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Women of Color in Government event opens up powerful discussion

Mills College’s chapter of the International City/County Management Association (ICMA) hosted the Women of Color in Government event on Thursday, March 8, opening up a powerful discussion of how issues of race and gender play out in complex ways.

Moderator and Mills Masters in Public Policy student Jenifer Logia said that she pitched the idea for this event.

“Working in government as a woman of color, it can be very discouraging,” Logia said. “Day to day stuff can drag on you.”

The panelists were Jovanka Beckles, Eliza Marquez, Maria Dominguez and Chantal Gaines. The event centered around local government, as all of these women have worked, or are currently working in Oakland, Alameda County or in the nearby community.

Shanalee Gallagher, president of the ICMA chapter at Mills, highlighted some of the planning that went into the event.

“We wanted to blend staff and elected officials,” Gallagher said. “People don’t know the efforts that go into making a systematic change, so hearing those stories makes it real.”

Beckles is Richmond’s first openly lesbian councilwoman, and was elected to the Richmond City Council in 2010 then in 2014 was reelected and became vice mayor.

Marquez is a Hayward City Council member, and has served as chair of both the City’s Human Services Commission and Planning Commission, and as a member of the City’s Sustainability Committee.

Dominguez is an alum of Mills College, and in June 2017 was appointed to the Alameda County Commission on the Status of Women and the Consumer Affairs Commission.

Gaines is an assistant to the City Manager in Palo Alto, and was previously in a similar role for the City of Oakland.

The questions posed by Logia focused on the panelists’ experiences with race and discrimination in their workplaces and what work they have done within their communities. Topics ranged from how the panelists first got into government, to how they dealt with discrimination in the workplace, to the struggle between conforming to a workplace environment and being true to yourself.

These four women came to show Mills what being a woman of color in government is like, what they keep in mind, juggle, talk about, don’t talk about, fight, consider and believe. Dominguez made a point to return to talking about intersectional issues, and how women, but also trans women, should be supported in government, and she brought up the absence of many Asian-Pacific Islander members in government. All of them encouraged the audience to get involved, and offered a rare glimpse into their lives.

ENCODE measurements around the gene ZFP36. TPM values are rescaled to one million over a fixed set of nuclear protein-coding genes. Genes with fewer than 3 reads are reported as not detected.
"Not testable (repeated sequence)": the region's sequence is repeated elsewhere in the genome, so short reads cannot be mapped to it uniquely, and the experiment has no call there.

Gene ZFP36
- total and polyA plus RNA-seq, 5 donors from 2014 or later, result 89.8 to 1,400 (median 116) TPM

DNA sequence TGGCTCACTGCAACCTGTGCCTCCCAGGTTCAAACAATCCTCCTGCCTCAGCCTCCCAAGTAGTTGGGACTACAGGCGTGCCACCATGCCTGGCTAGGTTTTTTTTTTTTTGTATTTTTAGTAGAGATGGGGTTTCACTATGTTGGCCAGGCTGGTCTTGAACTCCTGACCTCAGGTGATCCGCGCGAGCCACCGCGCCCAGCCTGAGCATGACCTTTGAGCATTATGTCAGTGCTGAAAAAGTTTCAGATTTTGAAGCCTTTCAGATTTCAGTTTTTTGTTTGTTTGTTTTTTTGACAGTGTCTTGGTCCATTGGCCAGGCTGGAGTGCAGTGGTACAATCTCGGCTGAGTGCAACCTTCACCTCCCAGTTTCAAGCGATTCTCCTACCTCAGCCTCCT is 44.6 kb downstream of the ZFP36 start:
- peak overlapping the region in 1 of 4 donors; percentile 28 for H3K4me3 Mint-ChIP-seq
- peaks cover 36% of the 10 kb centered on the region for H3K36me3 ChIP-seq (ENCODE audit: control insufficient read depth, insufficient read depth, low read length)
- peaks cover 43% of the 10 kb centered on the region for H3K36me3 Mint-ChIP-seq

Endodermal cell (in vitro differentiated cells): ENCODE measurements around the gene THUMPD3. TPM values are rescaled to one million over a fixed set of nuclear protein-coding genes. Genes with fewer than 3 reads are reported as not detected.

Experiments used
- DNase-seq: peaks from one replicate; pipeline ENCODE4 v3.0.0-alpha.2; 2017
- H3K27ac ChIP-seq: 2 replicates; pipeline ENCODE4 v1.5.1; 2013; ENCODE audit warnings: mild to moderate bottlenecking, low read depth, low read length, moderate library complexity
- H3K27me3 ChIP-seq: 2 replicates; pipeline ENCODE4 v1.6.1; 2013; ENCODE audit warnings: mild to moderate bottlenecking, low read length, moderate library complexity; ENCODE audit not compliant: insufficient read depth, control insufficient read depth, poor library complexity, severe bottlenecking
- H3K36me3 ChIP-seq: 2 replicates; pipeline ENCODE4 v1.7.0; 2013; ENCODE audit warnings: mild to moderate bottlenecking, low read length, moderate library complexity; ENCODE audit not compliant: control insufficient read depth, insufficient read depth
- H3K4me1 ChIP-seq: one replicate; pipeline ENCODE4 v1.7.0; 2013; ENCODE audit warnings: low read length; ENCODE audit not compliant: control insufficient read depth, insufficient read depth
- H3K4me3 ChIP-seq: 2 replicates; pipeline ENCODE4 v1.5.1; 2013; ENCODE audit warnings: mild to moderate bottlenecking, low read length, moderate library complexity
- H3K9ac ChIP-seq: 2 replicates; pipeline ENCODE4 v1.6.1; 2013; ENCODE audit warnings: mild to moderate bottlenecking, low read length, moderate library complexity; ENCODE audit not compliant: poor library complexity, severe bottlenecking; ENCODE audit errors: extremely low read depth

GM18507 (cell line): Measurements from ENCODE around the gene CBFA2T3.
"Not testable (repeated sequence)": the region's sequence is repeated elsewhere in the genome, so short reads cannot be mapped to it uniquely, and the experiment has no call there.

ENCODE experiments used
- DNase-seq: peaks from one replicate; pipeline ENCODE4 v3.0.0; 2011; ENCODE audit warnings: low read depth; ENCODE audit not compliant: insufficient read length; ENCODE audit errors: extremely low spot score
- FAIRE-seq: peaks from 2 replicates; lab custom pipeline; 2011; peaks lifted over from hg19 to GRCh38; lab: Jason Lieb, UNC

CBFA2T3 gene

Logia asked the panel how they deal with racist comments and stereotypes, giving the example that two summer interns she knew, both Latinas, were asked on their first day of work to clean the kitchen.

Beckles responded, talking about how when she was running for a position the opposing candidate used Beckles’ identity as an Afro-Latina against her, telling the African American community that Beckles wouldn’t represent them properly because she’s a Latina, and then turning around and telling the Latinx community that she wouldn’t represent them properly because she’s African American.

“It [my identity] was used against me,” she said, calling it a political bargaining division tactic, the message being “you can’t be both, you have to pick one.”

She didn’t win the seat that year, but she ran again the next term, and that time she won.

“It still hurts,” Beckles said. “The African Diaspora is immeasurable.”

Marquez mentioned that when she ran for a position on city government, there was an expectation that she needed to have a nuclear family, but Marquez is a single mom.

“I reflect this community,” Marquez said. “This resiliency is what people care about… if I didn’t see that example out there, I wanted to be that for my daughter.”

Dominguez spoke about how she’s had to deal with the ‘angry Latina’ stereotype.

“I don’t want to tone anything down,” Dominguez said. “Besides from being yourself, it’s also about stepping into the brave space… not just calling people out, but calling them in.”